As Alex made clear, there is a core similarity between self-described accelerationist’s cheering the downfall of our present system due to Covid-19 and leftist’s cheering the same disruption because it reveals how shaky the system really is. That’s it. That’s the tweet. Regardless of what further nuanced positions are being discussed elsewhere, the optics — a giant banner in a Facebook group that says “Capitalist Realism Is Ending” with a load of fire emojis — do speak to this prevalent position expressed across various platforms. It’s a useful illustration of the cognitive dissonance of a general online leftism and it’s probably best not to take it personally.
In trying to reinsert some of their nuance back into the conversation, AK is keen to point out that they previously went on to highlight some comments made by the economist Adam Tooze (presumably from here) that make the case that “capitalist realism is ending” but in more economically technical terms. At least I think that’s the argument being made — the syntax isn’t clear. AK writes:
Tooze, a liberal left economic historical, makes some astute technical observations about the Fed reactions to the [Covid-19] crisis (treasury repo lines, to supplement the limited legacy 2008 forex swap lines, and discusses the test which the Western model is being subjected to (and failing at) through this crisis, versus those societies with a remaining semblance of socialistic institutions left from the post-WW2 social settlement and/or those that invested in space public health capacity against all Thatcherite capitalistic logic.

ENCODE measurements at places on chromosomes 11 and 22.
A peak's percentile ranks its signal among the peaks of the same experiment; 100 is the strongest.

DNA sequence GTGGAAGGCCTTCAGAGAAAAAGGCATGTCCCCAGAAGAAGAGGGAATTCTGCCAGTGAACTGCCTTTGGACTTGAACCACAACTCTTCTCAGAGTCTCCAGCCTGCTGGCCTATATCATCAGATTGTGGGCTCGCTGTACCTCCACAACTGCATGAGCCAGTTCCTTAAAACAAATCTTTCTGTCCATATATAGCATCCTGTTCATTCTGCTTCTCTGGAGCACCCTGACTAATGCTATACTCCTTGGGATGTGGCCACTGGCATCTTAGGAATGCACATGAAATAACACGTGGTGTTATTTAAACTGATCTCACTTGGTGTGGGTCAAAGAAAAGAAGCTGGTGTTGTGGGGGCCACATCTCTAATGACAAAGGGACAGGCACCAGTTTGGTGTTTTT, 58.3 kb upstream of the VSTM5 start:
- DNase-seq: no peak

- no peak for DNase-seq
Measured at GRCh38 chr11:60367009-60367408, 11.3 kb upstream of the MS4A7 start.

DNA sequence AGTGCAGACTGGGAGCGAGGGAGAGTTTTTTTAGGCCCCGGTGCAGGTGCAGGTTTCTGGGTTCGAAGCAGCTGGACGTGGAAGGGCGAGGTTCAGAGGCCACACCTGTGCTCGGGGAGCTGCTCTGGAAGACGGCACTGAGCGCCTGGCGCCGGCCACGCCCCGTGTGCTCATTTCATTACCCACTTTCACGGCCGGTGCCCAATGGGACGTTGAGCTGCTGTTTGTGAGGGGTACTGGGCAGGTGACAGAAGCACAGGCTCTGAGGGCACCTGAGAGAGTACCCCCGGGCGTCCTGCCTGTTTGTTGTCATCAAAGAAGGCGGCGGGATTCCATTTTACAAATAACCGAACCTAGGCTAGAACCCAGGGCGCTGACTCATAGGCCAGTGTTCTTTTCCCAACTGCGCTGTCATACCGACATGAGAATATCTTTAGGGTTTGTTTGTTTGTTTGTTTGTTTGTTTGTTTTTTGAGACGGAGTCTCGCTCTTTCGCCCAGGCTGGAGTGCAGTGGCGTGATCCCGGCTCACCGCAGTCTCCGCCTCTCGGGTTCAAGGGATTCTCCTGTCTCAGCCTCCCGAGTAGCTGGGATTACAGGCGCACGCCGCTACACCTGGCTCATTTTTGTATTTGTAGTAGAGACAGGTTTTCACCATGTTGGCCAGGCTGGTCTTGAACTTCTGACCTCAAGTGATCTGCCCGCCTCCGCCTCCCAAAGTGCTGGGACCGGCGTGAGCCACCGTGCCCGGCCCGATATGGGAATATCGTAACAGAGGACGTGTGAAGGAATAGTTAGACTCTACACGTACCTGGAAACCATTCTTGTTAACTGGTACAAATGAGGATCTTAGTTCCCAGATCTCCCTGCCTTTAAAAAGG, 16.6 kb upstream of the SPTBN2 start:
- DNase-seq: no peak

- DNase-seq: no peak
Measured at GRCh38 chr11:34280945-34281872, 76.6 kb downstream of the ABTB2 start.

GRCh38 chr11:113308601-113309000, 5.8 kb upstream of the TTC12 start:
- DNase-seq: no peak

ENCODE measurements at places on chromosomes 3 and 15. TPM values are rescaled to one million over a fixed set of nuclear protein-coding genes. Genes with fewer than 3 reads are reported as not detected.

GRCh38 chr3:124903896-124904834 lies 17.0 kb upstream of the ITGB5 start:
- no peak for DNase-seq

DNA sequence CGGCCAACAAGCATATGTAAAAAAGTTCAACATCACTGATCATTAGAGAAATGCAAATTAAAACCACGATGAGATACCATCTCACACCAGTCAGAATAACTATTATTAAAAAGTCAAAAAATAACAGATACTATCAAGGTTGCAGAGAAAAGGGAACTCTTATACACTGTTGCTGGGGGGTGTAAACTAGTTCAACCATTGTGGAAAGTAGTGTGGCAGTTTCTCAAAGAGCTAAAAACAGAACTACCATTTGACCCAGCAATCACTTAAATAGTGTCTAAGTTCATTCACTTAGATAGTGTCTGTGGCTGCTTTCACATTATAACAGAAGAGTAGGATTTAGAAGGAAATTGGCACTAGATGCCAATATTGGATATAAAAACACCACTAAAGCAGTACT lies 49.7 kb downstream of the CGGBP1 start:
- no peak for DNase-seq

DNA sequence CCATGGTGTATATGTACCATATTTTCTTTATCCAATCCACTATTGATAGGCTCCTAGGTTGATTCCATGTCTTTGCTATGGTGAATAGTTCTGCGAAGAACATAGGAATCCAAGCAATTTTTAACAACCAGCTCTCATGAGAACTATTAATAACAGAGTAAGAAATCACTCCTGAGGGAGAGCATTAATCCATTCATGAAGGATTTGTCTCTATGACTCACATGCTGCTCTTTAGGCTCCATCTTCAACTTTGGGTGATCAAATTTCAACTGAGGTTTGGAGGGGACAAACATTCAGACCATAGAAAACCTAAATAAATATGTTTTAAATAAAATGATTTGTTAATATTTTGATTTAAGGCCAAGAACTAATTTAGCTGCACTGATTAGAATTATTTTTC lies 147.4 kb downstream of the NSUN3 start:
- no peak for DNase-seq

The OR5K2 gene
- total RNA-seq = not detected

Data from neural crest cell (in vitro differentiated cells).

From here, we shift gear in a bizarre set of parentheses:
(A passing resonance with Land here, although somewhat inverting him, as he assumes economic rationality will always prevail in such competition between societies. Fisher’s ACC/ccru tradition is only one of a few angles which make his work interesting — ACC/ccru was a hole he had largely managed to dig himself out of.)
This is precisely the sort of thing I’m taking about in the previous post.